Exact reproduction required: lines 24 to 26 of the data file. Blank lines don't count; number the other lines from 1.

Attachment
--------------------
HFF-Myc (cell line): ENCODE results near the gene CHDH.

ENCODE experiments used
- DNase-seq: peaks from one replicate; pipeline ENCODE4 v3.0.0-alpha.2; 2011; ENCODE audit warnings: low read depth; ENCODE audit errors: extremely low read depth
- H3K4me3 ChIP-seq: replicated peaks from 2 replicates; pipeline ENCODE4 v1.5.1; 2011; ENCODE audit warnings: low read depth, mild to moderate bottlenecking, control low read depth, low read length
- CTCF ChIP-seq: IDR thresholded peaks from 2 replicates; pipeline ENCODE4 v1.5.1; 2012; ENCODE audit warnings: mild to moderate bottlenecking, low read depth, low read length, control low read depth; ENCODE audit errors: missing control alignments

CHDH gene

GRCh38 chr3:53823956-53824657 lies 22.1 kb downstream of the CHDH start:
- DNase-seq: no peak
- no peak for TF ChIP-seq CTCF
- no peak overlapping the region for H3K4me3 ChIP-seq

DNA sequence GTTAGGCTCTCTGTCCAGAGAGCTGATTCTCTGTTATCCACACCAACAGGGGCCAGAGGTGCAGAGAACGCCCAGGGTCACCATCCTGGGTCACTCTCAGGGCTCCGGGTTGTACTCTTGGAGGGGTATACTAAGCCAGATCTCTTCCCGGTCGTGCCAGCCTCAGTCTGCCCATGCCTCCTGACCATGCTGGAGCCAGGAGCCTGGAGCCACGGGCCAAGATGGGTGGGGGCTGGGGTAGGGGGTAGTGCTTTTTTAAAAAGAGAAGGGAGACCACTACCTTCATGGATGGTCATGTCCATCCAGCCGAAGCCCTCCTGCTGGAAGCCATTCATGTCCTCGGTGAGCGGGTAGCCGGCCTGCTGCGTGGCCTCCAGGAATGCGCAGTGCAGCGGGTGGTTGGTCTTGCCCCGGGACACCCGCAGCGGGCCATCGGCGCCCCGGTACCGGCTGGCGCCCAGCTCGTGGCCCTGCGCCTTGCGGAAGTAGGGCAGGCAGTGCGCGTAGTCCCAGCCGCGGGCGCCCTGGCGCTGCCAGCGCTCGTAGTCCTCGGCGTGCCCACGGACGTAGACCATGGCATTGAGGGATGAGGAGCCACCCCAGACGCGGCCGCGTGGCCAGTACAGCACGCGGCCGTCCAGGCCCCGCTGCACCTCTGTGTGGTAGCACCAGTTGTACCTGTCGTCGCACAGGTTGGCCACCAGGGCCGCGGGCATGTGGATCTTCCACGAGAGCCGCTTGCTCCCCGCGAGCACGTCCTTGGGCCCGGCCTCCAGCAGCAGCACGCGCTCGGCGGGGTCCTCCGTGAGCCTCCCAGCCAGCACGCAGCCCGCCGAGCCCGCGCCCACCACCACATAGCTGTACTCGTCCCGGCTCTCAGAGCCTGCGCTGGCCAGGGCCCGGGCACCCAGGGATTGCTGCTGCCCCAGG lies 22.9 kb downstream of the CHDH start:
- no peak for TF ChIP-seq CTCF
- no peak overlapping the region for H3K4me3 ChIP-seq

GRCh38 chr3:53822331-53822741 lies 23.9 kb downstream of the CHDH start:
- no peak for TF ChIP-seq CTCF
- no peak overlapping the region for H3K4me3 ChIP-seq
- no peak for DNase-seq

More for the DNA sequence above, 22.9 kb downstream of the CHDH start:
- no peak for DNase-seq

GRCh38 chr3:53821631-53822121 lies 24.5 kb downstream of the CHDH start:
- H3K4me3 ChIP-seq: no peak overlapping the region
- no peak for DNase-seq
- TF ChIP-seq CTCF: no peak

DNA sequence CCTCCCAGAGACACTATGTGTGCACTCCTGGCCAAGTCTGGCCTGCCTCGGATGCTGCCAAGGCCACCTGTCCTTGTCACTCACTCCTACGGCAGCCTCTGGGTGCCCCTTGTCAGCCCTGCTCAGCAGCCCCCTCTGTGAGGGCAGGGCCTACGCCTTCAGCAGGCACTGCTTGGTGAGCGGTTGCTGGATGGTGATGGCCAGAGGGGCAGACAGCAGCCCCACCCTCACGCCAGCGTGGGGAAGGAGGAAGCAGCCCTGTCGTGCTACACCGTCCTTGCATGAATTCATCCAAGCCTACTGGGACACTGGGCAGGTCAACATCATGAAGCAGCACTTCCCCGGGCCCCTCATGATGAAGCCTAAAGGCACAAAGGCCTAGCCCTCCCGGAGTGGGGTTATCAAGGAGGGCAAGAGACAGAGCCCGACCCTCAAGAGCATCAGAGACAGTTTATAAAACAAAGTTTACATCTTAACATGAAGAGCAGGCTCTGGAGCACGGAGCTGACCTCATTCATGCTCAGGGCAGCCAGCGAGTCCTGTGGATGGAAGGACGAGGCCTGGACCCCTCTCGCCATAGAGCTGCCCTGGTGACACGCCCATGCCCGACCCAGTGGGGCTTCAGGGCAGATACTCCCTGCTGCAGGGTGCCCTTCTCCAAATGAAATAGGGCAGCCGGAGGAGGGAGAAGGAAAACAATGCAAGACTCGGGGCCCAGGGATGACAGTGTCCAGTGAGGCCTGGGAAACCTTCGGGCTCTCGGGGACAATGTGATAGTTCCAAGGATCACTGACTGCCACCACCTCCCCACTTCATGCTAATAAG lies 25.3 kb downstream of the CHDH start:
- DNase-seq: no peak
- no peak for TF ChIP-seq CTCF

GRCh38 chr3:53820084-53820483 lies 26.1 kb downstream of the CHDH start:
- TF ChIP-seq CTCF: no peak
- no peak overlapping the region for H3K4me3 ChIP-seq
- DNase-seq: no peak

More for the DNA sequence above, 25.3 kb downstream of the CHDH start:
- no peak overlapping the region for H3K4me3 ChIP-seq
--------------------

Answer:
DNA sequence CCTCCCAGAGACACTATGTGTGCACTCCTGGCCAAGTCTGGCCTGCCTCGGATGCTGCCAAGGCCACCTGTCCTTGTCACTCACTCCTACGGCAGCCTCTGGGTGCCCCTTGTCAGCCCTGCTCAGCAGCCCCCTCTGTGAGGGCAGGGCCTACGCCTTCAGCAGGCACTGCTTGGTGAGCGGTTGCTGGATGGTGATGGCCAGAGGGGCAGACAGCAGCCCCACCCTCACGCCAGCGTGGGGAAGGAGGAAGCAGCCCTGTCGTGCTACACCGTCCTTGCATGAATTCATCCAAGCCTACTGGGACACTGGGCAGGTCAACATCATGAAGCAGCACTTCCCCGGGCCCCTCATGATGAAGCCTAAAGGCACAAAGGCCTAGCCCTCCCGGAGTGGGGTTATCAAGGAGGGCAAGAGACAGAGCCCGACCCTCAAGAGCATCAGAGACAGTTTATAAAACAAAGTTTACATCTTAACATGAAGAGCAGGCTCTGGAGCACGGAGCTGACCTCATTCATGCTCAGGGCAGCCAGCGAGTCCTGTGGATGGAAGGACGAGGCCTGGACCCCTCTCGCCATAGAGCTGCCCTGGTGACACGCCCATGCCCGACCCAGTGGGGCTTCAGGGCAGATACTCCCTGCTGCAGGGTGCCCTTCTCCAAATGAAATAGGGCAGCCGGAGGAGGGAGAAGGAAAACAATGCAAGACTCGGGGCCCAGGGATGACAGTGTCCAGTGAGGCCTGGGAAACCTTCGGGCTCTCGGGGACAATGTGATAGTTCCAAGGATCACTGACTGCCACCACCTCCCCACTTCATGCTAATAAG lies 25.3 kb downstream of the CHDH start:
- DNase-seq: no peak
- no peak for TF ChIP-seq CTCF